Trying to get photons — particles of light used to carry data — from one place to another is, as the saying goes, “like herding cats.” Apparently, it’s easier to get them to agree on their destination when funneled through fiber optic cable — even if it’s over a distance of thousands of miles over the hill and through the woods (and under the ocean) — than to get the pesky buggers to jump a few simple nanometers away through a computer circuit. It’s like my friend Mark before he stopped drinking. He’d take a cab across town to swill down a few pints of whatever the bartender had on special instead of imbibing what he had at home in the privacy of his own refrigerator. Still, I guess it kept him from drinking alone…
Researchers from the Joint Quantum Institute of the National Institute of Standards and Technology (NIST) and the University of Maryland, with Harvard University joining into the fray have decided to take up the challenge and find out how photons can be
enslaved manipulated to be more agreeable to human purposes. The initial goal was to guide photons in a way that would make information processors in computers (not just the ones in giant research labs, but the ones we’ve got on our desks and laps) more efficient with photon delay devices and an alternate-pathway technique to bypass the problems inherent in their design. An interesting side effect of the research, however, is that it may allow for better observation of the elusive quantum Hall effect in which electrons interfere with themselves while traveling through a magnetic field. Overcoming the problems of the quantum Hall effect is a much mightier goal than what the researchers were hoping for; it’s a bit like finding out that watching someone make an intimate dinner for two will give you the insight to solve world hunger and power cars on the resultant warm, fuzzy feelings.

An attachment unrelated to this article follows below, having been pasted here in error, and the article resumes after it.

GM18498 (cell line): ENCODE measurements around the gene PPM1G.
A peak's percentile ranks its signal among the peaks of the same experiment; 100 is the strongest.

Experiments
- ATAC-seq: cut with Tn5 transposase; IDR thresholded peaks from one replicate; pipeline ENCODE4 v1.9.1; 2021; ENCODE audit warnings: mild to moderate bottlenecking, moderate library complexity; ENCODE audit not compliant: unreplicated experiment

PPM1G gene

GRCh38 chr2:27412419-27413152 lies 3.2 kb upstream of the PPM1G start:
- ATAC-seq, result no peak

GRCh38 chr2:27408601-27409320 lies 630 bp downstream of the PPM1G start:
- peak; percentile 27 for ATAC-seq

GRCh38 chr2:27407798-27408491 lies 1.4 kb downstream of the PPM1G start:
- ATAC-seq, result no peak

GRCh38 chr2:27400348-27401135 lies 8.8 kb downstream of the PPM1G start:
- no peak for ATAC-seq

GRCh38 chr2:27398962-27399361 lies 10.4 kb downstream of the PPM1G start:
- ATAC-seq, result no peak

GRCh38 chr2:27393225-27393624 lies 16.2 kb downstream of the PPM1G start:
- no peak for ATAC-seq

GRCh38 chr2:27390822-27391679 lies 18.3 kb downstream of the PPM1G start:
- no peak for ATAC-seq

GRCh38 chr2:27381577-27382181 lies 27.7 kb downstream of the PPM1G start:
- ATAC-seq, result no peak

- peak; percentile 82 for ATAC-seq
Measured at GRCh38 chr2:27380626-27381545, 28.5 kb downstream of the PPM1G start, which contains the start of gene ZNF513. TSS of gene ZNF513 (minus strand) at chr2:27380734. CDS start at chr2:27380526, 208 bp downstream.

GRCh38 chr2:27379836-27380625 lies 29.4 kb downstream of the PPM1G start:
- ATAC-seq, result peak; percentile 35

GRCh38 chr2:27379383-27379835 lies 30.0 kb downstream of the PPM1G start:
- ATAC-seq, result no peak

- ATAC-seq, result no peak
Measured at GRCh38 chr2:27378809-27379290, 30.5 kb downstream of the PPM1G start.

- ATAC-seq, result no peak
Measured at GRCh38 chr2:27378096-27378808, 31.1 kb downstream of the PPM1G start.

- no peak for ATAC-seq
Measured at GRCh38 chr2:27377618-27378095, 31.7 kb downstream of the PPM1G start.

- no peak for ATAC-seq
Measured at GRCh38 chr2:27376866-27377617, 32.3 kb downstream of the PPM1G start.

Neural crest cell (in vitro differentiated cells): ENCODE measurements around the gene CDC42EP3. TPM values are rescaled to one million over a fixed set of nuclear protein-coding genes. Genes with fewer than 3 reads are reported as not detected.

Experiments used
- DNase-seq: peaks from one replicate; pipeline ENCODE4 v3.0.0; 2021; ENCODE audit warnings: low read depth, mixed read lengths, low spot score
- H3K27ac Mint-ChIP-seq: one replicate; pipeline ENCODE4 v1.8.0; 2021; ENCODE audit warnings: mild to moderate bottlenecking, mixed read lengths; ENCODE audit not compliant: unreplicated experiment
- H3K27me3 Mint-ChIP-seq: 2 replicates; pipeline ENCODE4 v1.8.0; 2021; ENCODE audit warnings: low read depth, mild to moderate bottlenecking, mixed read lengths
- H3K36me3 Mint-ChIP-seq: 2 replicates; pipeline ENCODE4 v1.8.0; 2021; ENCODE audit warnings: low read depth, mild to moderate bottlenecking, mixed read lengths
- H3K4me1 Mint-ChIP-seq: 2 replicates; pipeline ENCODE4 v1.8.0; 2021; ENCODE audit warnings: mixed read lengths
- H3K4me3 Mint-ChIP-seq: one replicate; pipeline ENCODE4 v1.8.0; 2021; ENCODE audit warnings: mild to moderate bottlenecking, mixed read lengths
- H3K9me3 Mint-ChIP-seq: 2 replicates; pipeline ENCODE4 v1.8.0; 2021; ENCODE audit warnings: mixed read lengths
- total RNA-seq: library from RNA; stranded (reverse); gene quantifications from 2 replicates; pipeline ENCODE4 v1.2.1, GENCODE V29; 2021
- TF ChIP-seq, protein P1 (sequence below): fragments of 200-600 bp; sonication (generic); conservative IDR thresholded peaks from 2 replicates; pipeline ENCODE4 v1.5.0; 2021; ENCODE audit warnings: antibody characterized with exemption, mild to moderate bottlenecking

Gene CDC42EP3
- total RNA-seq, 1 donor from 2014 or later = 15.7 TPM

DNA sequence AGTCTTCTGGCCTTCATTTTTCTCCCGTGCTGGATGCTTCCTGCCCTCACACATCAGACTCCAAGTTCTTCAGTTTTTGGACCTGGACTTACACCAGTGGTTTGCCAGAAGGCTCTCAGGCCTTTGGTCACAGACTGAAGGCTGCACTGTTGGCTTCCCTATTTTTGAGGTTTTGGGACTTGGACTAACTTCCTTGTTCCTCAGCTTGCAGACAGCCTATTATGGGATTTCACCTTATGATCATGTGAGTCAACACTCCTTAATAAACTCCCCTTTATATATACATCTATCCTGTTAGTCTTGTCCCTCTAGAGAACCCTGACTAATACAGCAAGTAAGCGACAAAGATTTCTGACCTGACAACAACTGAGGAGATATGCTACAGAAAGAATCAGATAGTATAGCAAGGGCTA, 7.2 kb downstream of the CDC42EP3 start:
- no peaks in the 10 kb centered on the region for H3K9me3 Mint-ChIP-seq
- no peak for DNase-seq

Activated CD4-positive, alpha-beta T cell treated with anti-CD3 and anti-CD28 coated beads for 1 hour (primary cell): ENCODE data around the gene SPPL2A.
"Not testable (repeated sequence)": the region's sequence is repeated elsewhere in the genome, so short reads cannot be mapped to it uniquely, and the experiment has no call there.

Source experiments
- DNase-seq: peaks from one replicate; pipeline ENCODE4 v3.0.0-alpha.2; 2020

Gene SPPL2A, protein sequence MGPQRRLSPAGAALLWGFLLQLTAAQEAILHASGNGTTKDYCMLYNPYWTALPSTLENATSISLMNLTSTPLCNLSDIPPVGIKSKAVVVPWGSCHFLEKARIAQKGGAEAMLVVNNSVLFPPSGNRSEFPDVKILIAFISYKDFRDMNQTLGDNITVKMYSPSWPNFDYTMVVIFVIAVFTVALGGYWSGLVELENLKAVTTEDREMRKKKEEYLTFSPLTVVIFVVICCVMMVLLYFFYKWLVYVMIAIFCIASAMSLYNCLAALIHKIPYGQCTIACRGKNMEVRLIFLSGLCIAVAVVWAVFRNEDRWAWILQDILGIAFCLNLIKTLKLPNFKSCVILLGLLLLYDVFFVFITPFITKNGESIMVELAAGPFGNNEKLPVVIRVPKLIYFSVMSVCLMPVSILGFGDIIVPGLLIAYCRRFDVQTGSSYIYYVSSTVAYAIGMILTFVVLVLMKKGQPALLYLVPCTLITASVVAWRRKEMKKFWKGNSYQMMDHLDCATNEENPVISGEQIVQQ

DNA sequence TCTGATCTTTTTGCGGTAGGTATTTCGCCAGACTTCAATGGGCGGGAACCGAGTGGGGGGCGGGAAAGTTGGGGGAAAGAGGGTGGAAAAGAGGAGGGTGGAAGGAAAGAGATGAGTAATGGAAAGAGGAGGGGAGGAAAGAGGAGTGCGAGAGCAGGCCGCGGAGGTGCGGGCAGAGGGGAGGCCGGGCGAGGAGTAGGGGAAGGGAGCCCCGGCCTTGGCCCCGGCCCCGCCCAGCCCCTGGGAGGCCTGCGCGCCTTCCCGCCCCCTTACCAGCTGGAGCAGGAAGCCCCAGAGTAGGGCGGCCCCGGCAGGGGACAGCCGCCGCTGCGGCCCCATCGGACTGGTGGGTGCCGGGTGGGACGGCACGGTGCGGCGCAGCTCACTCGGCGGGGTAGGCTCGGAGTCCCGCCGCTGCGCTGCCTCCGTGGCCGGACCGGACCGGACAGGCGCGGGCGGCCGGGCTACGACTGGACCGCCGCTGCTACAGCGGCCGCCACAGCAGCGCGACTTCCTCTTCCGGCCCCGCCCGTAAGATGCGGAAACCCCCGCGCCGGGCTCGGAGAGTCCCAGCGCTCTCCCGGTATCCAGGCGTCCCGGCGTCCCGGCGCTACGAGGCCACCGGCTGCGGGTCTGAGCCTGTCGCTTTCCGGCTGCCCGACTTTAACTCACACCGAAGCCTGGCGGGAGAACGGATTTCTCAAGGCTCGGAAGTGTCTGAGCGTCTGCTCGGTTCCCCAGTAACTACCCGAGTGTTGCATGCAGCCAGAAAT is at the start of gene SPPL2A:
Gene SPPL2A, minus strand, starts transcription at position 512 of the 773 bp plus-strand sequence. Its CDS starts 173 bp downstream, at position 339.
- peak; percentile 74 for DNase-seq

Jacob Taylor of NIST and the JQI says: “We run into problems when trying to use photons in microcircuits because of slight defects in the materials chips are made from. Defects crop up a lot, and they deflect photons in ways that mess up the signal.”
JOI’s research lead Mohammad Hafezi chimes in: “The photons in these devices exhibit the same type of interference as electrons subjected to the quantum Hall effect. We hope these devices will allow us to sidestep some of the problems with observing the physics directly, instead allowing us to explore them by analogy.”